Avoidable visual impairment

GBM roundelBoth VISION 2020 and the current Global Action Plan focus on the elimination of avoidable blindness and visual impairment. The term ‘avoidable’ includes eye conditions that can be treated and conditions that can be prevented.

Defining which eye conditions are avoidable is not straightforward. The WHO, in setting its target on reducing avoidable visual impairment, only included Cataract and Uncorrected Refractive Error in its calculation.

The VLEG in its recent publication includes Cataract, Uncorrected Refractive Error, Trachoma, Glaucoma, Diabetic Retinopathy and Corneal Opacity, and thus estimated that 81% of distance visual impairment was avoidable in 2015.

Some conditions such as Cataract and Uncorrected Refractive Error are certainly treatable and Trachoma is undoubtedly preventable. For many non-communicable conditions it is less clear – Diabetic Retinopathy and Glaucoma are certainly partially preventable and treatable, though achieving this requires long-term investment in health systems and, for those affected, adherence to treatment regimes over many years and modification of lifestyles. Even with the best possible treatment and case management, conditions such as AMD, Glaucoma and DR may progress to vision loss. Corneal Opacity includes a range of conditions some of which are avoidable and some which are not.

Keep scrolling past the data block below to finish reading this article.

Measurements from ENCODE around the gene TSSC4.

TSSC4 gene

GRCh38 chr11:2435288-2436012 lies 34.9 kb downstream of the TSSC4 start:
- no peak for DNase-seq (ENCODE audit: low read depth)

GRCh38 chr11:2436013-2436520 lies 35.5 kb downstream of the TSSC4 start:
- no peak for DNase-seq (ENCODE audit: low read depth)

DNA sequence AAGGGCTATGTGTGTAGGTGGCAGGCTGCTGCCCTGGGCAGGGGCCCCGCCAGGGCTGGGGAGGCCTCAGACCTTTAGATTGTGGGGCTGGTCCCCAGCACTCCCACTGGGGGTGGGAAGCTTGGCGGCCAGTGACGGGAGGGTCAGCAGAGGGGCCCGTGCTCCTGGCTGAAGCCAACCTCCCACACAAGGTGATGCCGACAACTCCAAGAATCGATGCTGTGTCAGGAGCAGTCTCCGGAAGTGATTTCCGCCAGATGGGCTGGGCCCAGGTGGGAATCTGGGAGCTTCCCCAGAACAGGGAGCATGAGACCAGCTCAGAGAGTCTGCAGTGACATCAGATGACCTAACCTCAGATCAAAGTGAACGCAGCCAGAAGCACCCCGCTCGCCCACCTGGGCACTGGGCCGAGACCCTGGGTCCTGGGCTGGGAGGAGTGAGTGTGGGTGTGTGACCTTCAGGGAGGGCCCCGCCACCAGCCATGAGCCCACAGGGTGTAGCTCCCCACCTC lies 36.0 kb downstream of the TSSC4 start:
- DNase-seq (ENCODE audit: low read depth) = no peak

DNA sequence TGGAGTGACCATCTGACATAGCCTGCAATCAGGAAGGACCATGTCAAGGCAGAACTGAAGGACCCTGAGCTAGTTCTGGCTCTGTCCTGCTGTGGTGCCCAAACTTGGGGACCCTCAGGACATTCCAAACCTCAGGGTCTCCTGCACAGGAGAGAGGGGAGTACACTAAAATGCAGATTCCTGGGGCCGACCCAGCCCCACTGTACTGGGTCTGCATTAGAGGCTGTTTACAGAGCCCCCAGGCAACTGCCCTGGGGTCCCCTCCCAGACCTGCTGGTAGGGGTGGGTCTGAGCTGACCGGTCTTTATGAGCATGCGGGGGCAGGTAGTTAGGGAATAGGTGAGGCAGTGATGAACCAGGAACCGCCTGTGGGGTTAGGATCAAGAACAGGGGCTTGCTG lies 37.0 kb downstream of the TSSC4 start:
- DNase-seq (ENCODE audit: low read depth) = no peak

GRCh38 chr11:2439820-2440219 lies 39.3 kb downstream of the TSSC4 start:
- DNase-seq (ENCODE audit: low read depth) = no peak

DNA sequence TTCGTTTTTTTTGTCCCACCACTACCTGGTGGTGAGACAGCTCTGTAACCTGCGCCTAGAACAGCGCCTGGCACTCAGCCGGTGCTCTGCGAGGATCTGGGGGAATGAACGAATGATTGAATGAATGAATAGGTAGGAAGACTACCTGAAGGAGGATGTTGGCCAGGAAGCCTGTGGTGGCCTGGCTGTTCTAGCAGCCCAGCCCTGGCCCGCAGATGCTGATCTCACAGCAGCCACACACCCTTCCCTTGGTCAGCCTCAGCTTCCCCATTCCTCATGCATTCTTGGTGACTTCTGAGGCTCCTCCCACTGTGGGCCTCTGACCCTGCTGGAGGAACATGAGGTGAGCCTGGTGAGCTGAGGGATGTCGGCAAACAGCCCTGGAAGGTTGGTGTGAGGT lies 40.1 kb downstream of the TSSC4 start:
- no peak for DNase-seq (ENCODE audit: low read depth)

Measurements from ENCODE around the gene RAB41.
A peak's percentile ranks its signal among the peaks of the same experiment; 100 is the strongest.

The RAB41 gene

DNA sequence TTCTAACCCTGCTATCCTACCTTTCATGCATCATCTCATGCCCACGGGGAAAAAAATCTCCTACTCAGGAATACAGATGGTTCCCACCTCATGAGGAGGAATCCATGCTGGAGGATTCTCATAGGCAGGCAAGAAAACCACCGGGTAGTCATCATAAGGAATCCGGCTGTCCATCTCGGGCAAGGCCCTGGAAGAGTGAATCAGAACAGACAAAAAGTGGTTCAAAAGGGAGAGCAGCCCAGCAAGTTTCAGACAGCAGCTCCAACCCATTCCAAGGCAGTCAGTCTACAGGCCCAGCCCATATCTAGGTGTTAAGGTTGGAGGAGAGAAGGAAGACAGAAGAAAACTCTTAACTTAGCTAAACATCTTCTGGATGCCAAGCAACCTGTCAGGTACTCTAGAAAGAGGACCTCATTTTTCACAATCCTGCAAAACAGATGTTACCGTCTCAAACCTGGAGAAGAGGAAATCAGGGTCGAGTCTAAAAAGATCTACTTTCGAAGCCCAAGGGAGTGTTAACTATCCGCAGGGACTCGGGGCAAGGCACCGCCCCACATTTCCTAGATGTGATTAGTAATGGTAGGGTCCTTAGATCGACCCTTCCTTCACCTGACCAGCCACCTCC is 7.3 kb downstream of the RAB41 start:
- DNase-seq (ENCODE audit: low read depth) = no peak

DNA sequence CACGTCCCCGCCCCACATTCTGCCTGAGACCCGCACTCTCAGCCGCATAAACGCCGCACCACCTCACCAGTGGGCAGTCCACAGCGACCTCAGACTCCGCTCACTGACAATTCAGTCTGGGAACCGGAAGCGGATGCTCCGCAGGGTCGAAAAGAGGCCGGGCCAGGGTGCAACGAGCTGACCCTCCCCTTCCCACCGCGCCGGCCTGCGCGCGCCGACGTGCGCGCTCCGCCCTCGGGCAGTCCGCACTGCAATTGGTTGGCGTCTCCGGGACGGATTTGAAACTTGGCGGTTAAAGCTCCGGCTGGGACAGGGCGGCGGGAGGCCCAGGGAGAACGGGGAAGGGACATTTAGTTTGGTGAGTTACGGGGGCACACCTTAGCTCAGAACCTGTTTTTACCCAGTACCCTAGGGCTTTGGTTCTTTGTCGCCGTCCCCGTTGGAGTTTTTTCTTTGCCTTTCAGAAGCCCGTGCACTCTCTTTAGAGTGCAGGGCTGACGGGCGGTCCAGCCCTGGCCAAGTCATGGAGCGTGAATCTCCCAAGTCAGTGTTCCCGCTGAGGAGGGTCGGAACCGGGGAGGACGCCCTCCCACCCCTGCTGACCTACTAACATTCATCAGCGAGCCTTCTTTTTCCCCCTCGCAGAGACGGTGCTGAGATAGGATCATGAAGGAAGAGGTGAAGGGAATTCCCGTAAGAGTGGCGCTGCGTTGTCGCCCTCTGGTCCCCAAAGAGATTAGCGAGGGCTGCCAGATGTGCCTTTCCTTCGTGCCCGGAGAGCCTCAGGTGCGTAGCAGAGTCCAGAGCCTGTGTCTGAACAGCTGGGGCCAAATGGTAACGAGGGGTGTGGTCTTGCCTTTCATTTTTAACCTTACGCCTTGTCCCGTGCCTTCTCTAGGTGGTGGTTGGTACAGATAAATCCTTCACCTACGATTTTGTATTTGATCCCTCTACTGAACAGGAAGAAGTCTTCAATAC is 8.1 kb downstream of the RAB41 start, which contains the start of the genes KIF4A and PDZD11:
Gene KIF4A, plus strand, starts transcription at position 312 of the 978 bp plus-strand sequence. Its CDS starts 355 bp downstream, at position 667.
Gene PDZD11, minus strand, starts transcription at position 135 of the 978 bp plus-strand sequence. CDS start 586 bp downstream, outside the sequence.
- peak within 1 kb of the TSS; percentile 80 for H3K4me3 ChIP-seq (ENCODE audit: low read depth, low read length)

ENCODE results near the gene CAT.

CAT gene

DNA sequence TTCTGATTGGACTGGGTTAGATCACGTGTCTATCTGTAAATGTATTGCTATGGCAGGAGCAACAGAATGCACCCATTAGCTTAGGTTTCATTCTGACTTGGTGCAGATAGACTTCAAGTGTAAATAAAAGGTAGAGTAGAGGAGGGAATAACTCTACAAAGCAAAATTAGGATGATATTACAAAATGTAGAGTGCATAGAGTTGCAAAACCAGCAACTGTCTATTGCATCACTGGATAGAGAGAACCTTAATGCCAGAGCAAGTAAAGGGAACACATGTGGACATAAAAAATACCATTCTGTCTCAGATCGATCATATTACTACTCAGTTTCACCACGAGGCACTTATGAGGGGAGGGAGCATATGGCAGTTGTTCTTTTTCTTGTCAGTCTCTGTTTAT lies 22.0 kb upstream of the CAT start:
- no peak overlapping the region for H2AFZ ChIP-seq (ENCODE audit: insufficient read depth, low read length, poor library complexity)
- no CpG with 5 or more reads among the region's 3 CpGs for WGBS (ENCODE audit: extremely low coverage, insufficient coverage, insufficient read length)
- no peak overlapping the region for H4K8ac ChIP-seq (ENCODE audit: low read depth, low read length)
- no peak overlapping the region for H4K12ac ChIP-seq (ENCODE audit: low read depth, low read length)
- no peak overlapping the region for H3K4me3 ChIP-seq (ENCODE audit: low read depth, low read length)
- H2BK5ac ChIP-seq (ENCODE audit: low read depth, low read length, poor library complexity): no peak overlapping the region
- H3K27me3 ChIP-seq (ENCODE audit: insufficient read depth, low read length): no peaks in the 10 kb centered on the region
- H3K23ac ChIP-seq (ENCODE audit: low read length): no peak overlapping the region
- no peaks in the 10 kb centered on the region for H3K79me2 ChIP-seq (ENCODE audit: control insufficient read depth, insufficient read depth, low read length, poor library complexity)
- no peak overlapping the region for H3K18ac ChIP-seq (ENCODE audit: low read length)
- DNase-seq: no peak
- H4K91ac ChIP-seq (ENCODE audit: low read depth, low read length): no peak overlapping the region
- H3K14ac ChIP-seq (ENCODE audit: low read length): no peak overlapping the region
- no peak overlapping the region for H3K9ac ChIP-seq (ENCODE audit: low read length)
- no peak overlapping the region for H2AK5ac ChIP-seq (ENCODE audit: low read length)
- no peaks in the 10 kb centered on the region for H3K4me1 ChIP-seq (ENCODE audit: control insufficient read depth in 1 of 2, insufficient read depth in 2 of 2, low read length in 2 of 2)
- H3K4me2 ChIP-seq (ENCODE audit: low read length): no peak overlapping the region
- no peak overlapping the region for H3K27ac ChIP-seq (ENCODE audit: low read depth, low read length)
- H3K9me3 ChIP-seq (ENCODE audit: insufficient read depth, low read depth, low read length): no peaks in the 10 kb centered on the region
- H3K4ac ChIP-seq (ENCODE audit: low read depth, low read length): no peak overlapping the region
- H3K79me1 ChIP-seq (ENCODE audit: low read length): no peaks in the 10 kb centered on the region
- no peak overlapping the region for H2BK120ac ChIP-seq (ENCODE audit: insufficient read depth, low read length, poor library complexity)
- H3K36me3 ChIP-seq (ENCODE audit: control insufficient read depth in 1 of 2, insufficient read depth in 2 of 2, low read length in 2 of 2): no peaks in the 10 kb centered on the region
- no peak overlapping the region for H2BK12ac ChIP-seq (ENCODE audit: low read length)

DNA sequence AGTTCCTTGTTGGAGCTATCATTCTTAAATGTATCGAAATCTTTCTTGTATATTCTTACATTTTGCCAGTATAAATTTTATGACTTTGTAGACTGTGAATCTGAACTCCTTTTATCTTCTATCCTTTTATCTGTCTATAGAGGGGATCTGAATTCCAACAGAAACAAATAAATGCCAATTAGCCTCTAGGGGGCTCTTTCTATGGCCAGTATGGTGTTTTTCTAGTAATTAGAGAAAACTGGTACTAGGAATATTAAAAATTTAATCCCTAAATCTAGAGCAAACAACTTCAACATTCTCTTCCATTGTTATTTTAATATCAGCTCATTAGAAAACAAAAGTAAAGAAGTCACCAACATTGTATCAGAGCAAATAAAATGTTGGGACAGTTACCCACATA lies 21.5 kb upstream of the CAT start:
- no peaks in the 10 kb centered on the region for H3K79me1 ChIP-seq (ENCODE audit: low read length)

A further difficulty is the considerable number of eye conditions that are pooled into the ‘Other’ category and the relatively high percentage of blindness and MSVI attributed to ‘Other’ in the causes data. Some conditions within the ‘Other’ category are avoidable and others are not.

A very conservative estimate of the percentage of blindness that is avoidable can be made by summing the data for Cataract, Uncorrected Refractive Error and Trachoma and expressing the number in terms of ‘at least x% of blindness is avoidable’, or alternatively as >x%.

Using this measure we can state that globally at least 75% of distance visual impairment is avoidable (>56% of blindness and >78% of MSVI).

All regions of the world continue to have unacceptably high levels of avoidable distance visual impairment as illustrated in Figure 6 below.

Figure 6 – Percentage of avoidable distance visual impairment in the 21 GBD regions of the world

The highest levels of avoidable distance visual impairment were found in the less developed regions. More than 87% of distance visual impairment was considered avoidable in South Asia, while six other of the lower income regions had levels of between >76% and >79%. Even the High-Income regions had levels of avoidable visual impairment at >60% – a sad indictment of the low priority afforded to eye health all over the world.

Defining which eye conditions are avoidable is not straightforward. The WHO, in setting its target on reducing avoidable visual impairment, only included Cataract and Uncorrected Refractive Error in its calculation.

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